Archive for February, 2019

On Loving Our Enemies

Sunday, February 24th, 2019

Seventh Sunday in Ordinary Time

1 Sam 26:2, 7-9, 12-13, 22-23; 1 Cor 15:45-49; Luke 6: 27-38
Deacon Larry Brockman

It’s a hard teaching, isn’t it?  Love your enemies and do good to those who hate you.  It runs counter to our human nature; the innate tendency we have for self-preservation.  Indeed, from the very first, we all tend to think of ourselves.  So, just how do we overcome that self-centered focus and why is it so important?   

I think St. Paul’s words to the Corinthians this morning help.  Paul contrasts the first man- Adam with the last Adam, Jesus Christ.  He says the first Adam became a living being.  And what do we know about the nature of living beings?  That a living being has natural instincts.  And so, that living being strives to meet self-needs: food, water, comfort, affection, entertainment, and pleasure instinctively, and kind of in that order as one basic “need” after the other is satisfied.  Basically, our instincts for self-preservation motivate us to suppress anyone and anything that gets in the way of the satisfaction of our self needs.   

But you know what, when all of our “natural” needs are met; then we basically become bored, don’t we?  We ask inside, “what’s next”; and even, “what happens when I get old and I die”.  We begin to think about the spiritual, things that transcend our nature because all of us hope that we will live forever.   

But Paul makes it clear that the spiritual did not come first.  First, we become familiar with earthly things just like Adam.  And that is necessary for the self-preservation of life itself.    Then Paul says the last Adam came into the world.  Paul says that last Adam is spiritual.  Let me repeat precisely what he said: “The first man was from the earth, earthly; the second man, from heaven”.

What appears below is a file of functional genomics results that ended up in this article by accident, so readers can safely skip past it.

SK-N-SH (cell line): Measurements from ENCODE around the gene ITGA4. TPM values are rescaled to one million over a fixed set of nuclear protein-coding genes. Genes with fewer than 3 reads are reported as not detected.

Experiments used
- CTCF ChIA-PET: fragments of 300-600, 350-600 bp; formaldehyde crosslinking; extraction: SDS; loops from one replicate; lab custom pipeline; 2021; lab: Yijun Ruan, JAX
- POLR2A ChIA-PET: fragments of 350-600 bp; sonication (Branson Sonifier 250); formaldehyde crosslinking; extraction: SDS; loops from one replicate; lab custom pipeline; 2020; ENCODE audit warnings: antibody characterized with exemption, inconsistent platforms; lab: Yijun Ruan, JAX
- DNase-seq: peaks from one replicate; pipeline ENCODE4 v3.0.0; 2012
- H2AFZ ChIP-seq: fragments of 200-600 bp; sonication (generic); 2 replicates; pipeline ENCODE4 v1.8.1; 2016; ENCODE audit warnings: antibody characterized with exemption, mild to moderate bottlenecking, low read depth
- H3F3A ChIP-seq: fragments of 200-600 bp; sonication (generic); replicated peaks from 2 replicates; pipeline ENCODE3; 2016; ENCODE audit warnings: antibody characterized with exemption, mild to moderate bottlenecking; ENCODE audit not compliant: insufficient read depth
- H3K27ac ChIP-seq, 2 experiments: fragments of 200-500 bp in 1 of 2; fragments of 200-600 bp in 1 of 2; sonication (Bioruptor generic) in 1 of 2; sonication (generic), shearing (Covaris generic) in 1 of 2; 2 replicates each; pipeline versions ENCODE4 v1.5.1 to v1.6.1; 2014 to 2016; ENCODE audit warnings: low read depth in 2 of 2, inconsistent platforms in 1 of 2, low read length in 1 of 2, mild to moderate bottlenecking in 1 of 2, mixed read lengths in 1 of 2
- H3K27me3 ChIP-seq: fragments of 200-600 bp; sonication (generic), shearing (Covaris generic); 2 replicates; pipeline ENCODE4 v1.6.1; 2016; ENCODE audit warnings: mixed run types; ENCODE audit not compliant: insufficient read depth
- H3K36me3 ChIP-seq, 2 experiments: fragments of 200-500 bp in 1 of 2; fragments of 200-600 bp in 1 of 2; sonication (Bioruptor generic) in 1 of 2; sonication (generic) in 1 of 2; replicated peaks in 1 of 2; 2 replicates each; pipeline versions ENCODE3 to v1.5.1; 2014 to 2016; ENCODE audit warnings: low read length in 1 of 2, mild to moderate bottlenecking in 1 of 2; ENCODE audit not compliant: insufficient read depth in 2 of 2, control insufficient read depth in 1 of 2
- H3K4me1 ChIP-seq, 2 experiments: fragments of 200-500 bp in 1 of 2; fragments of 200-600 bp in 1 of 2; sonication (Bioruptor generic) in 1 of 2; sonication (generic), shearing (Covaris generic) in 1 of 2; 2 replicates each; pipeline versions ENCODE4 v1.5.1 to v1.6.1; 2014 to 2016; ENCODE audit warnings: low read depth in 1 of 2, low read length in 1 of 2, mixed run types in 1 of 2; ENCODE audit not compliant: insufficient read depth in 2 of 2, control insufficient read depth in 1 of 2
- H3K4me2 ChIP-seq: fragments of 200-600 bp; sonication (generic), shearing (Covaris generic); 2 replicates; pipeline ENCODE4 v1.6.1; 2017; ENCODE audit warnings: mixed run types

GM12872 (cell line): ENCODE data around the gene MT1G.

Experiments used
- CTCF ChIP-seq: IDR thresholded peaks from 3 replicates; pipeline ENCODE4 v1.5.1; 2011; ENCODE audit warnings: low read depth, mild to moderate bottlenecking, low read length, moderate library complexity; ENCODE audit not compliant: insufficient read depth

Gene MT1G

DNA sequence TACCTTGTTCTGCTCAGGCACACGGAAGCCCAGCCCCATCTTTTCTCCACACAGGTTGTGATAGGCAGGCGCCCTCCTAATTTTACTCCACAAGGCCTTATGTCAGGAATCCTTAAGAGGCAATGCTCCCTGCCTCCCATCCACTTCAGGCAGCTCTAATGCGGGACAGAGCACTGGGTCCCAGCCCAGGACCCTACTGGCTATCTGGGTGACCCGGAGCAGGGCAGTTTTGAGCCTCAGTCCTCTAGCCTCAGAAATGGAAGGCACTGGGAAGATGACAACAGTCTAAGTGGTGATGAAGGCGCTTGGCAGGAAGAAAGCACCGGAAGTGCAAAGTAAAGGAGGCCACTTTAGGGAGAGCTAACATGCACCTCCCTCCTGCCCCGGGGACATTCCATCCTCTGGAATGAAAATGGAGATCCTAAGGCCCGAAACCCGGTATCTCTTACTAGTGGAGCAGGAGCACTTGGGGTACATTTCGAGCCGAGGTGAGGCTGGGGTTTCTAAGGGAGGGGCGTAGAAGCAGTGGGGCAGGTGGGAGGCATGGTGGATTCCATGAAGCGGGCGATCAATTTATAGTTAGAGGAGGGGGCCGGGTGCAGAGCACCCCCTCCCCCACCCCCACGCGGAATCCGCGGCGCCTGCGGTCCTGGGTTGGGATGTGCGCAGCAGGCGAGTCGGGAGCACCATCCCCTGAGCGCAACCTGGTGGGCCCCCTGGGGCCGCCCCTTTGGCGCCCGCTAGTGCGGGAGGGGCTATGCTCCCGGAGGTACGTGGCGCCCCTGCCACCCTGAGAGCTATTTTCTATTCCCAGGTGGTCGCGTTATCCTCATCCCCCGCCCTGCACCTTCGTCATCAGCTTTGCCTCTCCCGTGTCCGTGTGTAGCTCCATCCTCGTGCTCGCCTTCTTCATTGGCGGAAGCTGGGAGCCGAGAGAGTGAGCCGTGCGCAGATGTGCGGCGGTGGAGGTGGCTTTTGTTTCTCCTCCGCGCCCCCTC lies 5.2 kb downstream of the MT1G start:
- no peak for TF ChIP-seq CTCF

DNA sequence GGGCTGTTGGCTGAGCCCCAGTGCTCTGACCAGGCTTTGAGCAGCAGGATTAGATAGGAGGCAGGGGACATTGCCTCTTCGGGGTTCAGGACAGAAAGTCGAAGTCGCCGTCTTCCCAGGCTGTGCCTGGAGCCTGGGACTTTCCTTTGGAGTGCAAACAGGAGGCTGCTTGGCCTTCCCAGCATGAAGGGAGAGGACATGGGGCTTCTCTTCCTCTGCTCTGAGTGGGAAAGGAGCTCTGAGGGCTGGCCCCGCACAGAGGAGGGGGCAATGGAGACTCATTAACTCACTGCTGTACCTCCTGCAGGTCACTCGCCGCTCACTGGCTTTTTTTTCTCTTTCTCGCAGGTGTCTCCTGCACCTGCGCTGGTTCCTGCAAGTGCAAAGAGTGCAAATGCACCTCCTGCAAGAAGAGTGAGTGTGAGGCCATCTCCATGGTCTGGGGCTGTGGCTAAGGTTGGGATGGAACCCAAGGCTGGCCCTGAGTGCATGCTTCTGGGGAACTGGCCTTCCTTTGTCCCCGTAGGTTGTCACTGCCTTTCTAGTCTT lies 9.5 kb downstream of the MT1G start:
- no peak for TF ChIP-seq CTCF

And so Jesus brings an answer to these nagging questions- what’s life in our natural world really all about; and what happens after we die?  Jesus tells us about the spiritual realm in which there is no time.  Jesus tells us about the Kingdom of God and that Kingdom lasts forever.  Jesus tells us that such is the destiny for all who believe in him and follow him.  There, in the kingdom of God, all who belong to it will be happy and content forever and ever.   

Yes, we believe that Jesus came amongst us- the spiritual assumed a human nature to give us a roadmap for getting to the Kingdom of God when we die.   

Jesus’ entire life was one of self-giving; not self-satisfaction.  Jesus bore hardships and a painful death at the hands of his enemies.  Jesus gave everything he had; turned the other cheek; and loved his enemies.  Jesus left us the Gospel as a way of life.   

And this part of the Gospel gets to the heart of the matter because Jesus just comes right out and tells us that we must love everyone, even our enemies.  That’s what it means for us to transcend from a creature of this earthly world and grow spiritually so we can be a citizen of the kingdom of God.